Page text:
Interviewer:
>> What would you say about the Bush legacy, the last eight years?

James Carville:
>> well, I guess you try to think of something about the country that was better today than it was eight years ago -- um, kind of hard. I can think of a lot of things that are worse.

Mary Matalin:
>> great minds, great pundits have said this is about Barack -- it is specifically about choice, the contrasts between world views, policies, characters, the way they go about doing government service is different and he should point that out.

James Carville:
>> Economy almost also performs better under democrats than republicans. Do you really want the next four to look like the last eight? I think that is key to what obama has today.

Mary Matalin:
>> Some people, like Barack Obama's people, their strategy is to say this is bush three. We just discussed how john has never been a typical republican. He is nobody's guy. He is his own guy. To the extent that conservatives and republican have -- incentives for small business, wealth creation, investment, energy that fuels the economy, those are conservative republican positions, not bush positions, and john has taken a big leap here in energy, which is both a security and economic issue. Those aren't bushes -- you can't attribute everything that is happening on every issue to be a bush policy. John has his own turf here.

James Carville:
>> You can turn policies around. The stunning thing that happened in the 90s, productivity went up, and incomes went up. When George Bush became president, the policies that he instituted, and the economy, productivity continued to rise, incomes went flat, if anything down a little bit. So, the idea here is what can we do to have the kinds of policies that help income growth for all Americans, because we haven't experienced that, and, of course now we're in a recession, and that would be something -- encouraging speculation, encouraging easy credit, they weren't encouraging the types of things that really build jobs and build incomes and I think that is what they have to change.

Mary Matalin:
>> Change doesn't mean change to anything, it means improvement. One of the horrible drags on the economy, is the burgeoning government that deflects the life out of the economy --
James Carville:
>> Bush cuts -- the second place you could start is you could give the middle class some kind of tax relief in the process. The third thing to do if you could stop not having as big a deficit as you had where I will constantly -- other people gobbling up our debt like crazy, you could start investing in infrastructure and bring jobs, all kinds of things you can do.

Mary Matalin:
>> The thing you always love about John McCain is you always know where he stands. The job with Dick Cheney, Dick Cheney's job was to be the go-to guy on the hill. When he was with you, you had no -- we like -- we knew where he stood. He was a straight talker. He has been embraced in the larger, as we can see from the convention and all of the numbers moving and his gains or Barack's losses to be precise are republicans coming home to McCain.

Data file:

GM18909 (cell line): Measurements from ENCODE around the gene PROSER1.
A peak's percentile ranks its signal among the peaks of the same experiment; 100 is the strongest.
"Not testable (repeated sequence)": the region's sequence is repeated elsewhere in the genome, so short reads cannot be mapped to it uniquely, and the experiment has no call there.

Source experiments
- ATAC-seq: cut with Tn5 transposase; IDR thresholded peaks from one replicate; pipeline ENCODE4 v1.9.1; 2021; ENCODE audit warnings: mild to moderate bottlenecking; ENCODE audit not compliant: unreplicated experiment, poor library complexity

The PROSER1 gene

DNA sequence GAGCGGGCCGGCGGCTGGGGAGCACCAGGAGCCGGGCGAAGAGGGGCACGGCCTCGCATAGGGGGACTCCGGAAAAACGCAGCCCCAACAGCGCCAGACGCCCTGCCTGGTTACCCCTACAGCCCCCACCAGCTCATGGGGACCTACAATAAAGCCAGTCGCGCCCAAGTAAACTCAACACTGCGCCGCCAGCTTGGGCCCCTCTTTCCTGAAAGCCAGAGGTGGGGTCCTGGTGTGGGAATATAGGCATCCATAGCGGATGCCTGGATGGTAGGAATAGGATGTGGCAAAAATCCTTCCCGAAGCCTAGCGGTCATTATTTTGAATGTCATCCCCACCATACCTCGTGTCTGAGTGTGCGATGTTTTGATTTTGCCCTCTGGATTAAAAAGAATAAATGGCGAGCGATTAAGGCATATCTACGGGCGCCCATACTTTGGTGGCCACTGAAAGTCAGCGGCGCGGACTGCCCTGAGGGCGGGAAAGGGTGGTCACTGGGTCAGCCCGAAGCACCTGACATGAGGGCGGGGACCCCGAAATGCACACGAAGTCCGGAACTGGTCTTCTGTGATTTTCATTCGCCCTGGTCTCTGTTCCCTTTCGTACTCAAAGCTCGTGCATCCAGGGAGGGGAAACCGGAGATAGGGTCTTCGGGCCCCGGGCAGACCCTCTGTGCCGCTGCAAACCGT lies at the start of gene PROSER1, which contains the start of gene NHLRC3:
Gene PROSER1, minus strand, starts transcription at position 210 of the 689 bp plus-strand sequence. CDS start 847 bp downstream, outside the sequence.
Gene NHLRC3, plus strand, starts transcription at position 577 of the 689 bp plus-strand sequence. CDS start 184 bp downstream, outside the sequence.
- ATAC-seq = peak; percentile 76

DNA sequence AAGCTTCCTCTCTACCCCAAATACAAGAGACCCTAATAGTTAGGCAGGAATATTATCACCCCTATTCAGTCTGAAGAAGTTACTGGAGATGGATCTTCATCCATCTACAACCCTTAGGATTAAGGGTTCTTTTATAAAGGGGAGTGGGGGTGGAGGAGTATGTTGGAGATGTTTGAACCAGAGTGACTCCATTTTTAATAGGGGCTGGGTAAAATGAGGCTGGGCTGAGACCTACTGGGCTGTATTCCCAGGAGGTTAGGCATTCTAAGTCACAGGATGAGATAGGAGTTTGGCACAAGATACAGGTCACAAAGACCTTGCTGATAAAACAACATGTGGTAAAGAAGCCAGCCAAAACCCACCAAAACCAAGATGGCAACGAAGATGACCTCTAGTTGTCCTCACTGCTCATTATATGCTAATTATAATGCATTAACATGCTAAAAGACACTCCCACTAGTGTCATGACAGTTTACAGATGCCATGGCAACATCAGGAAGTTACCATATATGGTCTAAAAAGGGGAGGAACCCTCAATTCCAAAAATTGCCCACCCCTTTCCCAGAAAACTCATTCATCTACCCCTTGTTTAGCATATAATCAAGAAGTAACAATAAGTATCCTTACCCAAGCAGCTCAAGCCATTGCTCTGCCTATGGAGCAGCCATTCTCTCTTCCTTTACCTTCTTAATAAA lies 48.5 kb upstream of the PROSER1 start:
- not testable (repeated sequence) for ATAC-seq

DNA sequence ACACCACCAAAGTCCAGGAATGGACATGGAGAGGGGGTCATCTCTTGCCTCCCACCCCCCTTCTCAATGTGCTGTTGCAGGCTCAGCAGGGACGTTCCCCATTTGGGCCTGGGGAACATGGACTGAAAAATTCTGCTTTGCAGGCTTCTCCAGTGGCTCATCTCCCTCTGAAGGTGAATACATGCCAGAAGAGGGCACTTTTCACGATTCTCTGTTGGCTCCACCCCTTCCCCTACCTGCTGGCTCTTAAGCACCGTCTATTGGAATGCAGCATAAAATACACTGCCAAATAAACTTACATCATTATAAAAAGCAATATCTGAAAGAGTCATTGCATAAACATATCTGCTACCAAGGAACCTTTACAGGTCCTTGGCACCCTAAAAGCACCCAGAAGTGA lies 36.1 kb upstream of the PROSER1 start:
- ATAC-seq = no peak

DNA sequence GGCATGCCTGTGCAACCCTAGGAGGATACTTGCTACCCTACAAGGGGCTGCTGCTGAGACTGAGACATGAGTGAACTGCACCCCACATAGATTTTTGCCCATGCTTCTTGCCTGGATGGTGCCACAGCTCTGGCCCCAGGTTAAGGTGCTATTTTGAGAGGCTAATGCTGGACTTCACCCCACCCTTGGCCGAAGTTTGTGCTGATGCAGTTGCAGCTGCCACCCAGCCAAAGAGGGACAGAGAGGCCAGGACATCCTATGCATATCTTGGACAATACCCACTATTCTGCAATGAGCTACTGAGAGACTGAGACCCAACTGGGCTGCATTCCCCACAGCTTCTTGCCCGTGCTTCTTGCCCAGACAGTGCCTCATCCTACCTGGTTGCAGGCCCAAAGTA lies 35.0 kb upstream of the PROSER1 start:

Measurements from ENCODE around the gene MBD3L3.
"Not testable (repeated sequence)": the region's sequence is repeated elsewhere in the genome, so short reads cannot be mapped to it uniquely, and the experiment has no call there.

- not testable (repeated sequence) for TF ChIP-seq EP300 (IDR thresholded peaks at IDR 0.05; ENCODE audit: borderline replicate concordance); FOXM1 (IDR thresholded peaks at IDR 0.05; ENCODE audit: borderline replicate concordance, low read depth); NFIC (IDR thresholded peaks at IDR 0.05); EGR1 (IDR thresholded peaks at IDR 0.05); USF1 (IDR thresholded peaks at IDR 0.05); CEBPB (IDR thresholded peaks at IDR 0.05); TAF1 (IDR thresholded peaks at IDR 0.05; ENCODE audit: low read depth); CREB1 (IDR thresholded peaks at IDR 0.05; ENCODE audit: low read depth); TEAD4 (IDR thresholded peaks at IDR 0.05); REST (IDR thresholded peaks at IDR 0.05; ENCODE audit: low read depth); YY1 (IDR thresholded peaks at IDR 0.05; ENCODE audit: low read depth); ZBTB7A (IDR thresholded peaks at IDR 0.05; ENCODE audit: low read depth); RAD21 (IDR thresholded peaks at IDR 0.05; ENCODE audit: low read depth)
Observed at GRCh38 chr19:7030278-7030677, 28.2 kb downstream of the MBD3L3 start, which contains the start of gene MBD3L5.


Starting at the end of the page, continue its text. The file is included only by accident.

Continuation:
James Carville:
>> If senator McCain is elected he will be dealing with a Democratic congress, his options, as we say, will be rather limited. I think that we will certainly, given every indication that he wants to keep in place Bush's economic policies which certainly haven't been particularly helpful. He seems to be willing to go to war over Georgia, although i don't think that would be terribly wise. I think we would see more troops on more deployments, and see more of the same economic policies. He might be a little better on environmental stuff. Shown some flexibility in that area. I like Senator McCain. He is an affable guy, but he -- i would say his options would be limited because he is dealing with a Democratic congress. He will fight to keep Bush's economic policies in place, and he will be aggressive in the use of American troops overseas.

Mary Matalin:
>> He has been clear -- he was on the exit strategy for Iraq, victory from the very beginning when it wasn't popular. He was right on that, ahead of the curb on putin, and Georgia -- and we're seeing in the polls now that this priority of issues is slipping back to national security. The economy is still a concern, but less of a concern, national security is rising. The greater experience than anybody in either of the parties at this point, and talk about that. He also has got -- by being seen as aggressive and serious and practical on energy, he really is -- has a good policy on energy now.